Need help with film speed testing

Discussion in 'Large Format' started by tommy_mitchell, Jun 23, 2003.

  1. I apparently need help (insert your own joke here…….) with my film
    speed testing.

    I am returning of photography after a 10 year layoff. I am in the
    process of determining my personal film speed. I had previously
    used Tri-X in HC-100 which gave me a film speed of between 160 and
    200. I am presently testing both Tri-X and TMax 400 in D-76. I am
    testing with the method in Adams’ book The Negative and with the
    Zone VI/Calumet speed test instructions. (No, I’m not a masochist;
    I was hoping that by doing both of these, I could get my developing
    technique down and get a double check on the results to boot) The
    speeds that I am getting don’t seem reasonable to me. I am getting
    a speed of 320 to 400 for Tri-X and 400 to500 for TMAX 400. Based
    on my experience from years ago, these seems way too high to me.
    Also, a tour of this forum would indicate that these are not usual
    results.

    I am using a new Zone VI modified Pentax spot meter. I have
    repeated these tests using my Schneider 210mm lens and with my
    Schneider 150mm lens to account for possible quirky shutter speeds.
    I am reading the densities with an X-Rite 810 densitometer that I
    bought on eBay (yes, I have checked the calibration). I have sent
    one set of negatives to Calumet for testing, but they haven’t
    returned yet.

    Here’s my processing setup (although this shouldn’t really change
    the film speed test, or can it??):
    Jobo CPP-2 with Expert 3010 drum;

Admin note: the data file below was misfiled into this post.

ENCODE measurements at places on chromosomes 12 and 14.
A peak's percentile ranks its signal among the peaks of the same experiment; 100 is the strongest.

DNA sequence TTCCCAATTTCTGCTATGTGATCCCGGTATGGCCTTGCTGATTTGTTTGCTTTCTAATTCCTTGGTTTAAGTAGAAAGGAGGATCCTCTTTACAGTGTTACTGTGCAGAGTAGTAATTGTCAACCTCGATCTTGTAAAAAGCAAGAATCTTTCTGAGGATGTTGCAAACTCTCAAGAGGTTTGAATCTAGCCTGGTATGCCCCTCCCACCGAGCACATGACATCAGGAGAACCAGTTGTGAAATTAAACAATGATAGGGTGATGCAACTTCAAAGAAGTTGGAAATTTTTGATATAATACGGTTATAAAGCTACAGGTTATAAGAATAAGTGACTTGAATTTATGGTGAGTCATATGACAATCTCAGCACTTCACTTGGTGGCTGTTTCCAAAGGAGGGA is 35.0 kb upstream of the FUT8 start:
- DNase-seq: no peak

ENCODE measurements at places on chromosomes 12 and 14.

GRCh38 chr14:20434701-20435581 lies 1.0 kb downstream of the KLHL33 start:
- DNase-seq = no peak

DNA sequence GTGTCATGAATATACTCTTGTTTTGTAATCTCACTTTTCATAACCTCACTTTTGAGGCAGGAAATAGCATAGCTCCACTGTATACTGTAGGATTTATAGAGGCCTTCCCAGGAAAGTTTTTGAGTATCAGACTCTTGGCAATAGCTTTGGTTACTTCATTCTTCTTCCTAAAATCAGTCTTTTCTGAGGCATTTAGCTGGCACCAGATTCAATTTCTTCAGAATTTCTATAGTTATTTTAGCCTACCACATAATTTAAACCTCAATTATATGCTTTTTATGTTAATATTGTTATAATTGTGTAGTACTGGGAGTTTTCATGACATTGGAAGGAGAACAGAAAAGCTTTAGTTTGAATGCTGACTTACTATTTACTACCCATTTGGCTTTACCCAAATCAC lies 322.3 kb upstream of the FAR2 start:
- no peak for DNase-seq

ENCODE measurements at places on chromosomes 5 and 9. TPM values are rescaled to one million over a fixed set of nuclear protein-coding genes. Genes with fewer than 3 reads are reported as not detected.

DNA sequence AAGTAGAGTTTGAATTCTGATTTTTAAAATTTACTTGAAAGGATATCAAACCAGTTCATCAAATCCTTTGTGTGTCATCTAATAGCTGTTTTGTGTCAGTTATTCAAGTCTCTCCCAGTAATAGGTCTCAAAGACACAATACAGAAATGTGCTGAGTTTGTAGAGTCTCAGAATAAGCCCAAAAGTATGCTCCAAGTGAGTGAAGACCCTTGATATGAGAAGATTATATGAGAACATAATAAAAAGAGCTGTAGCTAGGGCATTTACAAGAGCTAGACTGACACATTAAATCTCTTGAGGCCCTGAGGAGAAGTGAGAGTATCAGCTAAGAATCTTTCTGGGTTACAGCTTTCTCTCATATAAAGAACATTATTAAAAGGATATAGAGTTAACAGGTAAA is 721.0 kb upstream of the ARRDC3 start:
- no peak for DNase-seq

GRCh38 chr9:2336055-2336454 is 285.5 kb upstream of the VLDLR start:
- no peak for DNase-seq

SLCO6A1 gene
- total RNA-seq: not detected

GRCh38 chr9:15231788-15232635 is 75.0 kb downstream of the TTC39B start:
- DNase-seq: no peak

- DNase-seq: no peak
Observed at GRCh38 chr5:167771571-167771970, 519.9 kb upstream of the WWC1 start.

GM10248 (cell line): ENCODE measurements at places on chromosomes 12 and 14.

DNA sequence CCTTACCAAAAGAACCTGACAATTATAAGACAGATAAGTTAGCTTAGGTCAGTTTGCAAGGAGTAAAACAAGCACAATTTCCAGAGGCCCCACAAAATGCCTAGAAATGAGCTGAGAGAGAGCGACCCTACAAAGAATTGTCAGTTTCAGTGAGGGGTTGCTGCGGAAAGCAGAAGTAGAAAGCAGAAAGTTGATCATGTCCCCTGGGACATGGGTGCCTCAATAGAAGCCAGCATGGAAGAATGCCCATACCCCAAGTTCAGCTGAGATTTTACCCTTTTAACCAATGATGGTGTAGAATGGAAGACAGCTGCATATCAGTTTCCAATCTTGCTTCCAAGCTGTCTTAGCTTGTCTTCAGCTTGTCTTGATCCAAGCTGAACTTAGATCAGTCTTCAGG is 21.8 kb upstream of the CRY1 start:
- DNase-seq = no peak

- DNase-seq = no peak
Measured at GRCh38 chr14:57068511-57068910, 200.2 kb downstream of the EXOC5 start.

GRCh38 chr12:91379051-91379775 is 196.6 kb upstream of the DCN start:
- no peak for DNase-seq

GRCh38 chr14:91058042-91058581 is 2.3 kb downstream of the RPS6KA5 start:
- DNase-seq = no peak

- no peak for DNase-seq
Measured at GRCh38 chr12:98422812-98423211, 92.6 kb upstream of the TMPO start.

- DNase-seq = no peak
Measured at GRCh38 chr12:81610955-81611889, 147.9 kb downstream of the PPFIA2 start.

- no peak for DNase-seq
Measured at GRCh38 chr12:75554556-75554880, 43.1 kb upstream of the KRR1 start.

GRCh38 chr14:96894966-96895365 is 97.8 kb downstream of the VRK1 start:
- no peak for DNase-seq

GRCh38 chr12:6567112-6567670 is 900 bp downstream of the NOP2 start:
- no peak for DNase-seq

D-76 at 7 min for Tri-X, 6 ½ min for TMax 400 (at 70 degrees);
    I use 800ml of developer for 10 sheets of film;
    Rotation of drum 50 rpm (checked per Jobo instructions).

    I’m really confused at this point. Are my results really different
    from everyone else’s? I didn’t think film speed testing was any big
    deal. I’ve done it in years past with several types of film without
    any problems. Digital is looking good right about now…….just
    kidding.

    Input from anyone and everyone is welcome.


    Tommy Mitchell
     
  2. It sounds to me like you are doing everything right. Until recently, I used Tri-X developed in trays with HC-110 and my EI was 125. I switched to an older Jobo CPE-2 and found that the EI increased. I now shoot HP5 and my EI 320. If I were you, I would go with the speed you have determined and now test for development times. I would go no further than N+/- 1 so you can start photographing and get some results that you can look at. You can go back to testing for N-2, etc., later.

    Don Wallace
     
  3. My EI for 4x5 Tri-X (4164) in HC110B, 20C, 5 minutes, Jobo CPP-2, 3010 drum is 400. With dilution H (AKA "half-B") I get an EI of 250 at 20C, 5 minutes.

    What you are seeing is the result of constant agitation. I personally have found HC110 (pick a dilution) to be uncontrollable with this setup - max. density too high. Another way to look at it is too much contrast. I've started several recent threads on this problem; the anwers might be interesting to you as you ramp up. Or not.

    I'm in the processes of testing XTOL as a replacement.
     
  4. Take some pictures. If you have good shadow detail, use the film speed your test indicate. if not, lower the film speed.
     
  5. There was a thread here within the last week or so started by someone who was using HC110, a Jobo processor, and Tri X (I think it was) film whose normal development times seemed inordinately short. Several people responded and as I recall said that Tri X, Jobo, and HC110 wasn't a good combination. If you do a search you should be able to find the thread, it may actually still be active, if not look in the archives.